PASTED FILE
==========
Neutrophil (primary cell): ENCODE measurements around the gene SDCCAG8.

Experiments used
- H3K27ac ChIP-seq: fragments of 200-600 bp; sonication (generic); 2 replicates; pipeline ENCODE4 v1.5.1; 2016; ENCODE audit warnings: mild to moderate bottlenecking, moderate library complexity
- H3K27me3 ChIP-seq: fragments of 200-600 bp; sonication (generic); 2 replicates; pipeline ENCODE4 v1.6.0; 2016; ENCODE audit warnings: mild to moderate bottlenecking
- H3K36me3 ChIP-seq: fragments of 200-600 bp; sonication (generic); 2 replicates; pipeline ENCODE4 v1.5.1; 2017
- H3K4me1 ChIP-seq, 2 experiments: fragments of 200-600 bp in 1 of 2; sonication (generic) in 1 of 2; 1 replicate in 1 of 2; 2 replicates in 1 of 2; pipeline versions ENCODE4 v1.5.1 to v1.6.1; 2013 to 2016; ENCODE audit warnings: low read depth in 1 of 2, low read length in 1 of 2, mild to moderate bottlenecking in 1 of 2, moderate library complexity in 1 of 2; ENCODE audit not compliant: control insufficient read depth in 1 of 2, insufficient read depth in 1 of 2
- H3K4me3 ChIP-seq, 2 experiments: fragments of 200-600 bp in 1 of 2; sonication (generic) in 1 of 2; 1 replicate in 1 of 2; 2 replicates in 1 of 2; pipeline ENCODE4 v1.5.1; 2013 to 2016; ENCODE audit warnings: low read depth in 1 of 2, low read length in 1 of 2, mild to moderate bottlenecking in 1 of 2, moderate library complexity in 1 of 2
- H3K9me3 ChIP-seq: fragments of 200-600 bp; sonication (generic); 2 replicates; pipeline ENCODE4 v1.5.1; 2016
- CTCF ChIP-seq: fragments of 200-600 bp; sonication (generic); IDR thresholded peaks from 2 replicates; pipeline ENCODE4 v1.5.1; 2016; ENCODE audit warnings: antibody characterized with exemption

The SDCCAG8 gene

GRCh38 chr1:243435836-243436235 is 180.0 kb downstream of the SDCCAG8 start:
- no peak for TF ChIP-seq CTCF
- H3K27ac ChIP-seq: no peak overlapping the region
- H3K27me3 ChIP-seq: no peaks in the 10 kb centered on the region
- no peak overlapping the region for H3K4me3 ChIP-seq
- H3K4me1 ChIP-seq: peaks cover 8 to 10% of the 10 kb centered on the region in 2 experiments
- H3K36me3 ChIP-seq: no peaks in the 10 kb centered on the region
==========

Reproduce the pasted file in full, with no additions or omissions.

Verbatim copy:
Neutrophil (primary cell): ENCODE measurements around the gene SDCCAG8.

Experiments used
- H3K27ac ChIP-seq: fragments of 200-600 bp; sonication (generic); 2 replicates; pipeline ENCODE4 v1.5.1; 2016; ENCODE audit warnings: mild to moderate bottlenecking, moderate library complexity
- H3K27me3 ChIP-seq: fragments of 200-600 bp; sonication (generic); 2 replicates; pipeline ENCODE4 v1.6.0; 2016; ENCODE audit warnings: mild to moderate bottlenecking
- H3K36me3 ChIP-seq: fragments of 200-600 bp; sonication (generic); 2 replicates; pipeline ENCODE4 v1.5.1; 2017
- H3K4me1 ChIP-seq, 2 experiments: fragments of 200-600 bp in 1 of 2; sonication (generic) in 1 of 2; 1 replicate in 1 of 2; 2 replicates in 1 of 2; pipeline versions ENCODE4 v1.5.1 to v1.6.1; 2013 to 2016; ENCODE audit warnings: low read depth in 1 of 2, low read length in 1 of 2, mild to moderate bottlenecking in 1 of 2, moderate library complexity in 1 of 2; ENCODE audit not compliant: control insufficient read depth in 1 of 2, insufficient read depth in 1 of 2
- H3K4me3 ChIP-seq, 2 experiments: fragments of 200-600 bp in 1 of 2; sonication (generic) in 1 of 2; 1 replicate in 1 of 2; 2 replicates in 1 of 2; pipeline ENCODE4 v1.5.1; 2013 to 2016; ENCODE audit warnings: low read depth in 1 of 2, low read length in 1 of 2, mild to moderate bottlenecking in 1 of 2, moderate library complexity in 1 of 2
- H3K9me3 ChIP-seq: fragments of 200-600 bp; sonication (generic); 2 replicates; pipeline ENCODE4 v1.5.1; 2016
- CTCF ChIP-seq: fragments of 200-600 bp; sonication (generic); IDR thresholded peaks from 2 replicates; pipeline ENCODE4 v1.5.1; 2016; ENCODE audit warnings: antibody characterized with exemption

The SDCCAG8 gene

GRCh38 chr1:243435836-243436235 is 180.0 kb downstream of the SDCCAG8 start:
- no peak for TF ChIP-seq CTCF
- H3K27ac ChIP-seq: no peak overlapping the region
- H3K27me3 ChIP-seq: no peaks in the 10 kb centered on the region
- no peak overlapping the region for H3K4me3 ChIP-seq
- H3K4me1 ChIP-seq: peaks cover 8 to 10% of the 10 kb centered on the region in 2 experiments
- H3K36me3 ChIP-seq: no peaks in the 10 kb centered on the region